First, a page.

The sun is back, bees and birds in the sky and my little finger tells me it’s time for chocolate ducks, hens and eggs to make their way to our lawns. I am sure that you have wonderful children memories of incredible egg hunts performed with siblings and cousins in your parents’ garden or your grand-parents houses when the weather was not cooperative….
Now it’s your turn to organize Easter garden parties and you would like to tend to zero waste while keeping little stars in the eyes of your kids (and family). Here are a few tips.
Definitely the best part! So you have decided to reduce waste by buying chocolates in bulk and of good quality, keeping away from the yet traditional but terrible industrial ones.
Nonetheless, you are still facing the challenge of hiding them, no really fancying laying them directly in the grass or dirt (this could be rather challenging for the kids to find them though!!!).
First option, nice cloth bags with a handful of eggs, achieving also the objective of reducing the amount of sugar destined to your dear ones. Indeed like any hadn-made reusable item it’s a bit of an investment but which will certainly be amortised over the years.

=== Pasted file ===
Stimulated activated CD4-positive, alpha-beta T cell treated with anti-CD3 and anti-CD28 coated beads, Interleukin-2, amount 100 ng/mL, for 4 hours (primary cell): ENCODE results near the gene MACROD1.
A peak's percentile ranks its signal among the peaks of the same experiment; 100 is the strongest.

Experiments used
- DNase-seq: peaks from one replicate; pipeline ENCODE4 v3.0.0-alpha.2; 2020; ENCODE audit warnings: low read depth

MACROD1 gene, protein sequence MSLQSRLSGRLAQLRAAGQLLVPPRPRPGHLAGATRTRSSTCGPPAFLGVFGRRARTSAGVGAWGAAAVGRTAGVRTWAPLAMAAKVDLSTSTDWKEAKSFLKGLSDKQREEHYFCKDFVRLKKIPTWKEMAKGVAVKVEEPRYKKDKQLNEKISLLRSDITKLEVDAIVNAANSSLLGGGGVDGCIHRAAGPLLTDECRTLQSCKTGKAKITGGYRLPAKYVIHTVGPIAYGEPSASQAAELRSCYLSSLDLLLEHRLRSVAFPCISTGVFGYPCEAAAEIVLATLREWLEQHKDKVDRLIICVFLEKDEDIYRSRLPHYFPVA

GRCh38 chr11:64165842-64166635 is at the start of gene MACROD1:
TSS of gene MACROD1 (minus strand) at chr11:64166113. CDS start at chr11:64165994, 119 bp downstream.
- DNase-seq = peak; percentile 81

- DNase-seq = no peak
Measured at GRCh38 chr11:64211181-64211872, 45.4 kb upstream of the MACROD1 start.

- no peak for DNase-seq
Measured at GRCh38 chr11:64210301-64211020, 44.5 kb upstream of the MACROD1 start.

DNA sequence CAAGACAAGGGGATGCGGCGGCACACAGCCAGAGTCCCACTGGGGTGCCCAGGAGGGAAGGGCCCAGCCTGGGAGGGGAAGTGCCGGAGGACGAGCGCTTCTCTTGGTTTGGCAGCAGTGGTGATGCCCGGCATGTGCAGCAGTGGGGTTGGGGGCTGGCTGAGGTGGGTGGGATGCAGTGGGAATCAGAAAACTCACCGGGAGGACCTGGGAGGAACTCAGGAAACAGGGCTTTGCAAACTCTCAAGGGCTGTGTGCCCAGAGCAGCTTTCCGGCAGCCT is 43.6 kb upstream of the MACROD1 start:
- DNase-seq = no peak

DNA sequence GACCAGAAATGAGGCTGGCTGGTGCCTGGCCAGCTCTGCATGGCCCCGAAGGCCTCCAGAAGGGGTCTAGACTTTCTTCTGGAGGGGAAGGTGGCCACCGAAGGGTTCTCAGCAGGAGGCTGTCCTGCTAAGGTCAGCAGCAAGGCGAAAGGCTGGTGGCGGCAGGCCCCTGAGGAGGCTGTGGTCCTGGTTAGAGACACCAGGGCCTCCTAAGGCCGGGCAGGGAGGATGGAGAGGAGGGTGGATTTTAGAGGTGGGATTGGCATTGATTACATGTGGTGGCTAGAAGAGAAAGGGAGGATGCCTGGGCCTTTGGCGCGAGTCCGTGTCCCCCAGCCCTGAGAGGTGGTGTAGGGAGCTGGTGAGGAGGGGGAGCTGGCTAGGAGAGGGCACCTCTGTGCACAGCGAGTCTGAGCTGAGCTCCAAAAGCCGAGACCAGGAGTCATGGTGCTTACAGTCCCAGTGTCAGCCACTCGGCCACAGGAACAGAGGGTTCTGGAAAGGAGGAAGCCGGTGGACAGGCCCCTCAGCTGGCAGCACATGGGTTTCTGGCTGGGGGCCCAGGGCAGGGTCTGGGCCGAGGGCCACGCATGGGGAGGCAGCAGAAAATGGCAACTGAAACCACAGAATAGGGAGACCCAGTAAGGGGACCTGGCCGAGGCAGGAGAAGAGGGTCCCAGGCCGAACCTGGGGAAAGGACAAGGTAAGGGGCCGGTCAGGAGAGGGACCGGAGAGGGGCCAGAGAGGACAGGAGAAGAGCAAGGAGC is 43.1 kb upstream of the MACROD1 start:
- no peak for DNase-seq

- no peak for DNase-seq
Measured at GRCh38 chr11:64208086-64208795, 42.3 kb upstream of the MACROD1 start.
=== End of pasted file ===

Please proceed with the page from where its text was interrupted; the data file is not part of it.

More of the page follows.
Second option, collecting items which then can be exchanged against chocolate. For that purpose you can use wooden eggs, dyed egg shells that you would have collected from your cooking, dyed hard boiled eggs or even those decoration that I am sure your mum still has from when she used to make an ‘Easter Tree’ which was quite fashionable some years ago.
In some families, the Easter Bunny does not only bring chocolate but also some presents. In order to stay in zero waste mode, try to inspire him by suggesting some useful/green presents such as seaweed beach toys, sun glasses, beach wear, second-hand books or toys and of course usual zero waste presents such as family activities.
If you are hosting the Easter lunch and would like a table decoration as zero waste as possible, there is no secret, opt for ‘natural’ elements such as moss, flowers from your garden, straw, feathers and items collected during family walks, (dyed) egg shells.
Talking of which… rather than using artificial dyes, think of food scraps. Here is a table showing which ingredient to use for each colour.
Hope these few tips will have helped you (and the Easter Bunny) in the zero waste Easter trip…please remember to enjoy this family time fully, and chocolate with moderation
From the Zero Waste team